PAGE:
(Posted Nov. 7, 2018)
By Dedra Cordle, Staff Writer
When the doctor called Sally Petznick to schedule a series of physical therapy appointments, his request was to meet on Mondays. In turn, Petznick requested that he find a different day.
“Mondays are bridge days,” she explained. “And I won’t miss it for anything.”
For more than a decade, the Plain City resident has been meeting with a small group of fellow bridge lovers at Der Dutchman Restaurant for a nice lunch and then a robust game.
“It’s something that we all look forward to,” she said. “We’re just a bunch of old ladies who like to sit around and joke and catch up and sometimes even get serious [about playing the game].”
Currently, there are eight members and a number of substitutes involved in the no-name bridge club that meets every other Monday. Most have been playing and participating in clubs for a majority of their lives.
Barbara George was first introduced to the popular card game when she was a little girl.
“I remember seeing my mother, all dressed up, walking down the stairs and the scent of her Estee Lauder perfume filling the room,” she recalled. “She was going out for bridge and probably wasn’t coming back until midnight.”
While George had no interest in playing bridge at that time–her journey to bids and tricks came years later at the prompting of a friend–the sight of her mother dressed to the nines and going out for a game of cards with friends set the tone.
“I think I developed a love for it then,” she said. “I just didn’t start playing until I was in my 20s or 30.”
Nicky Mayer, who is 89-years-young, recalled a similar experience in her introduction to bridge.
“I think for a lot of us, we became interested because we saw our parents play,” she said.
Judy Boden-Bender agreed.
“It was very much a social club in some respects,” she said. “I learned because we didn’t have a television and sometimes there was nothing else to do.”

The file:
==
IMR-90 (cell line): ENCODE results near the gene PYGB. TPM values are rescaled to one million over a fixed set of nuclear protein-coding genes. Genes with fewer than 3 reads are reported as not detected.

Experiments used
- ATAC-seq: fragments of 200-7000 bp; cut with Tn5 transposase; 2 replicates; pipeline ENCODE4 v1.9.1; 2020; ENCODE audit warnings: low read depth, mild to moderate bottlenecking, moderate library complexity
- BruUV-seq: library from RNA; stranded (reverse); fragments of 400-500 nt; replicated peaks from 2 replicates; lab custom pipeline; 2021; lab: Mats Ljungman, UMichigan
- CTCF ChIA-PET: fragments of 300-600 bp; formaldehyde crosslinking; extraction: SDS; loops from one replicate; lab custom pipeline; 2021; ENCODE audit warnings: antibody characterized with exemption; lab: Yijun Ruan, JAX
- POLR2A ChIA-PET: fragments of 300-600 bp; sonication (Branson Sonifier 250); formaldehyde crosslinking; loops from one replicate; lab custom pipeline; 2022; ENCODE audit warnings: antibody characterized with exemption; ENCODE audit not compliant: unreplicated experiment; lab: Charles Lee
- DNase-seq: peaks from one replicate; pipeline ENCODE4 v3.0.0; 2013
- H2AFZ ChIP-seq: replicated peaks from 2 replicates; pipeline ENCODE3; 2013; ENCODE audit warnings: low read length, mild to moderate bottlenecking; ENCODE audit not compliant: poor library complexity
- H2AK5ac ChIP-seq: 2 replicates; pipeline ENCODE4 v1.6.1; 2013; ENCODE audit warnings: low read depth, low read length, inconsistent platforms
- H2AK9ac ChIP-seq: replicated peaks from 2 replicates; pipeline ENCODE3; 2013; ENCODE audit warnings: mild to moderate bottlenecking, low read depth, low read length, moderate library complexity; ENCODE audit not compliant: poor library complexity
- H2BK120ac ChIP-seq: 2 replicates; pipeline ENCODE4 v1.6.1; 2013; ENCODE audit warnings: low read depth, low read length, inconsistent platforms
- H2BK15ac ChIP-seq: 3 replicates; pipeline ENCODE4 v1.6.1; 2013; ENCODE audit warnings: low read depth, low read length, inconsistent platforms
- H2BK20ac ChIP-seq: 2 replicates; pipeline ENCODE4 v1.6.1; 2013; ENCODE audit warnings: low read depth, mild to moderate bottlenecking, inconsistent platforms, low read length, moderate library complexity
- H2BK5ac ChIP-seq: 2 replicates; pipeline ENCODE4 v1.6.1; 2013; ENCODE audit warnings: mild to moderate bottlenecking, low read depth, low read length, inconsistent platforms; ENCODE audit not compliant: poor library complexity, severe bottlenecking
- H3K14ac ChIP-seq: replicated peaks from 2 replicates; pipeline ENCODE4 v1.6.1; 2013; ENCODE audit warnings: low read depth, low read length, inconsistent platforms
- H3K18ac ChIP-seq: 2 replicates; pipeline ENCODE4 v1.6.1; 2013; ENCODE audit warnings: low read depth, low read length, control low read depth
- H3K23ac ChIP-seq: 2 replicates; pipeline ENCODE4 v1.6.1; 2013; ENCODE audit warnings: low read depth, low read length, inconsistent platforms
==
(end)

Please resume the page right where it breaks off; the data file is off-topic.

All of the club’s members said they that when they were younger, they never foresaw themselves playing the game into their 70s and 80s.
“I think what has kept us coming back is the friendships and the camaraderie,” said Carolee Fugate, who grew up in Plain City but now lives in Powell.
“And it’s great for our brains,” said Boden-Bender. “What’s funny is that we’ve had members who were struggling with their memories but they never forgot how to play bridge.”
The group of women has known each other for many decades but that hasn’t lessened their competitive natures when the lunch plates are cleared.
“We all want to win, but we will help each other out,” Pat Cooke said.
“Most of the time,” George chimed in.
It’s not all business though, despite some moments of intense bidding.
“We used to play in clubs where it was taken very seriously,” Mayer said.
“We have been scolded for laughing before,” Petznick added.
This club, however, is more about levity than bravado.
“We just like to have fun and enjoy ourselves,” said Cooke.
“And each other,” Boden-Bender added.
“Well, we’ve spent hours together so we better,” Cooke replied.
As this back and forth was taking place, George shook her head and laughed.
“It’s indicative of this club,” she said. “We joke, we get serious, and we support. Some of us don’t have any or many family left, some of us are going through health issues, some of us have relatives going through health crises, but we’re all here for each other for everything. We just happen to be playing cards while we’re doing it.”